Assigned to the Murfreesboro garrison in April 1862, the officers and men of the Third Minnesota were caught up in the ignominious July surrender of that important Middle Tennessee post to Nathan Bedford Forrest's Confederate cavalry. Unfortunately for the once proud regiment, the morale-crushing episode would in many ways become the defining moment of the unit's Civil War career. As befits its significance, the Third's time spent in Murfreesboro and the circumstances surrounding its surrender are recounted in great detail in the book. While David Silkenat's recent study Raising the White Flag (2019) fruitfully examines the Civil War's unwritten "rules" of honorable surrender and explains how the military hierarchy, politicians, and the general public reached common accord over what differentiated acceptable mass surrenders from disgraceful ones, that book's discussion of the topic typically did not extend much beyond the event itself. By contrast, Fitzharris's regimental history offers an illuminating longitudinal case study of how the mass surrender of a regiment (even a previously good one like the Third) could have lasting aftereffects, adverse ones that lingered long after exchange and reintegration into the army. Feeling betrayed by their officers, the rank and file soldiers of the Third went into their parole period and beyond no longer trusting their leaders. Cohesion and discipline quickly eroded and, as a consequence, military offenses, absenteeism, and desertion levels dramatically increased. Under new leadership, workable relations between officers and men were eventually restored, but the regiment was never quite the same and the stigma of surrender unfairly remained. While many other similarly disgraced Civil War regiments were able to redeem themselves by performing well in subsequent high-profile battles, the Third, mostly relegated to backwater fronts, was never really accorded that opportunity. Regimental bonds with the home front were similarly strained. Indignant at what they viewed as poor treatment by their fellow Minnesotans, the regiment even declined a mustering out celebration planned by the ladies of St. Paul when they shipped home in 1865.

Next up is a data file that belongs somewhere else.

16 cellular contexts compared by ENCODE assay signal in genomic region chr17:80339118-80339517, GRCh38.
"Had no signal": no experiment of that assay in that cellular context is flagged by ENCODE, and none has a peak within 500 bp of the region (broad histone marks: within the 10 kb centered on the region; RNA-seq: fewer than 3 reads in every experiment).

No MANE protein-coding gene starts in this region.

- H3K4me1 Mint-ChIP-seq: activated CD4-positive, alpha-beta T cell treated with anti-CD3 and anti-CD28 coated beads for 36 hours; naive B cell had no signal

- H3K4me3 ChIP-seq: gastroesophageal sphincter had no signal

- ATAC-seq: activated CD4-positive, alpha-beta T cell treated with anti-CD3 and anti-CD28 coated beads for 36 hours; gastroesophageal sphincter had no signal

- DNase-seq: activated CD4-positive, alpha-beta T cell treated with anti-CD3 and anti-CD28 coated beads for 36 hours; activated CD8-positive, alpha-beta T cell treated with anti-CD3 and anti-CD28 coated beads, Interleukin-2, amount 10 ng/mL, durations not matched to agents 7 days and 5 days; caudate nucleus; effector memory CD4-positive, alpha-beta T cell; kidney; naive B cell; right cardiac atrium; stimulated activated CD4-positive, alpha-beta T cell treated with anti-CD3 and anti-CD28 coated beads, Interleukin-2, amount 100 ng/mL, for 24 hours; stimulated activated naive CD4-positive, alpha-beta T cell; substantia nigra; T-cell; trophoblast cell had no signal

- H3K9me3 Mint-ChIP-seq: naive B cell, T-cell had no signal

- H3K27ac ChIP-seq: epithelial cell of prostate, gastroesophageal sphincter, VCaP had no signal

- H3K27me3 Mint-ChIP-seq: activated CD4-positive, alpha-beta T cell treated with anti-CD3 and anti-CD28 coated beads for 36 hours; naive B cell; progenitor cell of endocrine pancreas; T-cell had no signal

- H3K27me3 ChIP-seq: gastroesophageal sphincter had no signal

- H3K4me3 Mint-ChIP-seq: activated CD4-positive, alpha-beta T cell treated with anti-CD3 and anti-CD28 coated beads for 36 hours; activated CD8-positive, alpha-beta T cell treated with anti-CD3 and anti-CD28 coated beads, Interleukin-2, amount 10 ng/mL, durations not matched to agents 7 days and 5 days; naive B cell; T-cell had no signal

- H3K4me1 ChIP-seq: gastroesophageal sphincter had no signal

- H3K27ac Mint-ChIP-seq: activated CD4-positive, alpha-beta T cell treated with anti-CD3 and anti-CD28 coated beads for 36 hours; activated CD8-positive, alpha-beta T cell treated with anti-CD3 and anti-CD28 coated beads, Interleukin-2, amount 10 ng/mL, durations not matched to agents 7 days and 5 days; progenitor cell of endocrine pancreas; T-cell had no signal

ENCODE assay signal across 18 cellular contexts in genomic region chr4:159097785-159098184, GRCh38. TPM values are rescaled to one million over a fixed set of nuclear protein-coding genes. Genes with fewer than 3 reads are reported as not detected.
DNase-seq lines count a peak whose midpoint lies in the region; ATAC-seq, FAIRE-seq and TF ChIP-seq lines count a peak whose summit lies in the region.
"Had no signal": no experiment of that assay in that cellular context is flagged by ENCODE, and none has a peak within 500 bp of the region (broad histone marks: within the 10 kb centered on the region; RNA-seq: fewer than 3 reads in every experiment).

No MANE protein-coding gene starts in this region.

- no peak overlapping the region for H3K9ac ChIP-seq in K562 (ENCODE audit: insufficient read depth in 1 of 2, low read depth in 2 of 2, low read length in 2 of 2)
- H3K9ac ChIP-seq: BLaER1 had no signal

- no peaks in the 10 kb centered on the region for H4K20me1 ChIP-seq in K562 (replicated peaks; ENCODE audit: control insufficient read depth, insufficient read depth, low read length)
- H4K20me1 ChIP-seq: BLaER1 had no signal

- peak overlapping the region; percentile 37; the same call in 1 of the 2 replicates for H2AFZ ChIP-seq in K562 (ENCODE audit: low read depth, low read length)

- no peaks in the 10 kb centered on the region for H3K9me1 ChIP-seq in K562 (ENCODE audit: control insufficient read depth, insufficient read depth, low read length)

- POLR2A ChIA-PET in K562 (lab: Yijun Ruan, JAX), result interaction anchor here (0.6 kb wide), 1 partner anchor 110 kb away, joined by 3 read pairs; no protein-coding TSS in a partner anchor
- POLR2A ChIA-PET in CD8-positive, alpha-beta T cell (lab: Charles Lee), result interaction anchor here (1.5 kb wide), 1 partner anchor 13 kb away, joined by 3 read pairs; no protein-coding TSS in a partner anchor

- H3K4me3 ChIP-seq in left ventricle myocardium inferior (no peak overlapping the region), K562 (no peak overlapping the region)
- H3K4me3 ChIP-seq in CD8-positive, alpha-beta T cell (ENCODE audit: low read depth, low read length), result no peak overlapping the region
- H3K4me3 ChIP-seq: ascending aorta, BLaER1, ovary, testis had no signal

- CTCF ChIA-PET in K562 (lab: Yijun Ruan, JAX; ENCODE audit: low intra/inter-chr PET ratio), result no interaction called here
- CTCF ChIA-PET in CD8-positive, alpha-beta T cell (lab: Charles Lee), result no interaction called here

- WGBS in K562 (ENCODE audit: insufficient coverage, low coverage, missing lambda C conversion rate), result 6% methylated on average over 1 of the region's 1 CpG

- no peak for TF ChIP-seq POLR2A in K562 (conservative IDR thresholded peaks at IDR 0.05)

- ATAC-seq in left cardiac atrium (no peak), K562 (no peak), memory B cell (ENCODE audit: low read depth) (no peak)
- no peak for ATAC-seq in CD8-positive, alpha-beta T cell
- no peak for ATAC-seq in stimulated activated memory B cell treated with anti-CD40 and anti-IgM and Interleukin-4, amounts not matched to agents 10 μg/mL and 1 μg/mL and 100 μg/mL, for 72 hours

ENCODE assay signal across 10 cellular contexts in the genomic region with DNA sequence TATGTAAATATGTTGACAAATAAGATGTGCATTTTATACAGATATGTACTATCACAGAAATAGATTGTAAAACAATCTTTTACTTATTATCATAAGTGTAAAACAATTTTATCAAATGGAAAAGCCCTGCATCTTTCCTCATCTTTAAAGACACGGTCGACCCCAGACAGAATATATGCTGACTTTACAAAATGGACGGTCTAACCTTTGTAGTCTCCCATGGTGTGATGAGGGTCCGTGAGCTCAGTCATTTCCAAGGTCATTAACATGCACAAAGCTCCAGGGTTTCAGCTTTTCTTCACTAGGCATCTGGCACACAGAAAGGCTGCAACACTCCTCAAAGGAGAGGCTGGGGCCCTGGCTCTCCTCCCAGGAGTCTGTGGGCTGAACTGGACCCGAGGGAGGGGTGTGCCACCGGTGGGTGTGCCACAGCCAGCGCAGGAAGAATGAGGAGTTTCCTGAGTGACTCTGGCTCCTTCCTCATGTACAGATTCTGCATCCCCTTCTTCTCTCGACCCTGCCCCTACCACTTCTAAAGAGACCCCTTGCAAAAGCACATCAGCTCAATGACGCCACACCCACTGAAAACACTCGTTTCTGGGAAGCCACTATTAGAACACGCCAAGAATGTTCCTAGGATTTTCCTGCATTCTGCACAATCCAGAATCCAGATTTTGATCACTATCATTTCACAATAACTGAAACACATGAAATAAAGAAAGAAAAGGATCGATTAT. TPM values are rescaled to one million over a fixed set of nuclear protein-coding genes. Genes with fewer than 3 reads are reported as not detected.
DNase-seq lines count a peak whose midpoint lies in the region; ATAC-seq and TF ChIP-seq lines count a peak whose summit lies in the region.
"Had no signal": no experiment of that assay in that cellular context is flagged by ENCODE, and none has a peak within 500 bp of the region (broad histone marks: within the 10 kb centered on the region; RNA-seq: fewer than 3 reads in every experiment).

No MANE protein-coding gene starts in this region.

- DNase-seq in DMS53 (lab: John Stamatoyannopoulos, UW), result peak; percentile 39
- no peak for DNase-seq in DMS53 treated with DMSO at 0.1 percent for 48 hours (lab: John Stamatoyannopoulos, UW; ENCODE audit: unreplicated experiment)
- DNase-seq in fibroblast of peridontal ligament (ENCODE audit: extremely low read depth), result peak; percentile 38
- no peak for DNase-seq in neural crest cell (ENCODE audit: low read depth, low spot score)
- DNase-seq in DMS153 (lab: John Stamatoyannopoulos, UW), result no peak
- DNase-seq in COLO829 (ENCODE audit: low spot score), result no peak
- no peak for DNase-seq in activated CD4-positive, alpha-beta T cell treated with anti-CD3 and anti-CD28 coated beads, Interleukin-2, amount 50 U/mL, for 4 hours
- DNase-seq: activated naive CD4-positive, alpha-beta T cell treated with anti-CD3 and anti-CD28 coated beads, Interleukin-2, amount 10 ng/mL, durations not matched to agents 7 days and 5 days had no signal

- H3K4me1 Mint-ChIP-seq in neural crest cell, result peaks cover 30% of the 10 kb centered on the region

After the Murfreesboro debacle, the Third's next opportunity to take up arms against an enemy would be in their home state. The War Department's decision to deploy parolees to help quell the 1862 Dakota uprising in Minnesota was controversial; however, Fitzharris notes that legal questions surrounding those actions did not really apply to the Third, as, unbeknownst to them, they were already formally exchanged by the time they reached their home state. In response to attacks on thinly-defended frontier military posts and the mass killing of settlers at the hands of rampaging Dakota, Third Minnesota companies were quickly deployed to forts and towns. They also participated in the Battle of Wood Lake in September as part of the Sibley Expedition. Upon completion of its formal reorganization at Fort Snelling in January 1863, the regiment returned to occupation duties in Kentucky and Tennessee, with most of the action consisting of counterguerrilla operations around Fort Heiman. In June, the Minnesotans were sent down to Vicksburg as reinforcements to bolster and defend General Grant's tightening ring around the Hill City.